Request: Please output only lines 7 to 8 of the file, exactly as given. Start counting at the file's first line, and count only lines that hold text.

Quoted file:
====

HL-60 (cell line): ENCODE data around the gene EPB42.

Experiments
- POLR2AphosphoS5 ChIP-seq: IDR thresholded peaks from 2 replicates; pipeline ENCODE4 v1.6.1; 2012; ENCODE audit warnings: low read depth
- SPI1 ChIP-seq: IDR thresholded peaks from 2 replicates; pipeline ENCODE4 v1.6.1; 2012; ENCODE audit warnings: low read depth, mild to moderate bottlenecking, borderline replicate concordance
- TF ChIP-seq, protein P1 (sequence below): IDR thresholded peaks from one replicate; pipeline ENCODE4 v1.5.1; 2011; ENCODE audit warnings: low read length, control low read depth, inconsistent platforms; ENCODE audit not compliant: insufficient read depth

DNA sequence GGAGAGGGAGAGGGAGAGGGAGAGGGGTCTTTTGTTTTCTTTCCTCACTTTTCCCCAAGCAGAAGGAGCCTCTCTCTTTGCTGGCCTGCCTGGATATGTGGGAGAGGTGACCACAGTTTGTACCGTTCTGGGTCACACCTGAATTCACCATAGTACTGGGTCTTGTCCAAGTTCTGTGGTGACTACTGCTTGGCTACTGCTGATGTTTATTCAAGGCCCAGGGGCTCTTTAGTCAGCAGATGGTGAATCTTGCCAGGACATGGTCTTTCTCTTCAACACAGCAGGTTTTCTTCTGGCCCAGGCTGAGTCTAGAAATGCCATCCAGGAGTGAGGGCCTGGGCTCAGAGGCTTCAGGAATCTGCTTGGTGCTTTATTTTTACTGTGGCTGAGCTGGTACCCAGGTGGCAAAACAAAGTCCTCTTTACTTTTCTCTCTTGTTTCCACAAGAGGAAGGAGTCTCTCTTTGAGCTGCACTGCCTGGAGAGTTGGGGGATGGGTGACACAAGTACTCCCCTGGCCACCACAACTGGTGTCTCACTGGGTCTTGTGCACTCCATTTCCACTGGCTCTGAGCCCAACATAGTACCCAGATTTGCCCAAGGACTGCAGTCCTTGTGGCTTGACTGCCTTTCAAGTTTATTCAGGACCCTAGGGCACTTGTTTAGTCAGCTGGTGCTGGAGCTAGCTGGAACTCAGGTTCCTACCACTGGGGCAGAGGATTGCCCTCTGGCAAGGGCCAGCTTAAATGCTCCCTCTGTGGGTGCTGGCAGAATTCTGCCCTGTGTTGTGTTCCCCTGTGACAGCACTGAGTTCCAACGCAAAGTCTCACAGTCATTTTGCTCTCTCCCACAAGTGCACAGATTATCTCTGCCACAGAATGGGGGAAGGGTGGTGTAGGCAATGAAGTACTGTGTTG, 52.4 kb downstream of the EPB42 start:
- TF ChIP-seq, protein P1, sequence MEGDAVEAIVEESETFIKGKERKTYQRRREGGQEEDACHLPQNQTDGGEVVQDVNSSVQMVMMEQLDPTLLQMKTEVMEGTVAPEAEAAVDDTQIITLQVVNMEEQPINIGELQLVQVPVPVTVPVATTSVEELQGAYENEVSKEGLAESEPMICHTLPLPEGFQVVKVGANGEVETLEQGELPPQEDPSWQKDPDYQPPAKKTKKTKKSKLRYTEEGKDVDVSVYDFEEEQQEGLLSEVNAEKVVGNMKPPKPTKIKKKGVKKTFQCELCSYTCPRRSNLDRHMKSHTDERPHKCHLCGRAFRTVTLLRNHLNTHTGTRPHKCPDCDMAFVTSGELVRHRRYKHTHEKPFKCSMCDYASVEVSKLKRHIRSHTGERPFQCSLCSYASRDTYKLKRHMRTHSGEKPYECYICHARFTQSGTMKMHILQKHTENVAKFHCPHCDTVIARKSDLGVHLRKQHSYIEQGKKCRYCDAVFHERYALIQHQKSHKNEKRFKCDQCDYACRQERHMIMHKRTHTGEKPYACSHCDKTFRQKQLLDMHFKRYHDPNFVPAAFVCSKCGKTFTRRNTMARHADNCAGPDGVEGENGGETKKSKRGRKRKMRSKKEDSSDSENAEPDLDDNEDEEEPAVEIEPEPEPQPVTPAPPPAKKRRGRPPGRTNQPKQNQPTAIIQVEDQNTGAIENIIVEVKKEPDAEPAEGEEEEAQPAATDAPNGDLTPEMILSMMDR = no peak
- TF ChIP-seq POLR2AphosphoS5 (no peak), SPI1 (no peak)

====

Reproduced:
- TF ChIP-seq, protein P1, sequence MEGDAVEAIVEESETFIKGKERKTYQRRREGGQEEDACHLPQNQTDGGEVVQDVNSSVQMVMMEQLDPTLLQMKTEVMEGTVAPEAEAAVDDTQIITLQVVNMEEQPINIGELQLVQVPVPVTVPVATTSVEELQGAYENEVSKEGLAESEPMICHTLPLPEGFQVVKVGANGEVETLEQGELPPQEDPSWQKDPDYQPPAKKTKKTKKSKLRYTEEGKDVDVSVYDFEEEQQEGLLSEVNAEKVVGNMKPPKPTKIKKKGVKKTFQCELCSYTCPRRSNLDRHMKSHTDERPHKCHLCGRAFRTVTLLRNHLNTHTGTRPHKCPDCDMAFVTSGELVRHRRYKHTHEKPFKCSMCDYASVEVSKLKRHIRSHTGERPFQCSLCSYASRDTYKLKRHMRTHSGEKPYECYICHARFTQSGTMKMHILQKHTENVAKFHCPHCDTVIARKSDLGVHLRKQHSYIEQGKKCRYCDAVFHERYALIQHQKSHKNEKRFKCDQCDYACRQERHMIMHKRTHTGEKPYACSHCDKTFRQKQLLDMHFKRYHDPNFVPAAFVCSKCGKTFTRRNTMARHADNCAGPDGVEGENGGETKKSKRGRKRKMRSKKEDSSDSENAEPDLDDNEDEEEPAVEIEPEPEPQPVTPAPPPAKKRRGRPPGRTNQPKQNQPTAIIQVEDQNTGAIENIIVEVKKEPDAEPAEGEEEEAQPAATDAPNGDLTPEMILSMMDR = no peak
- TF ChIP-seq POLR2AphosphoS5 (no peak), SPI1 (no peak)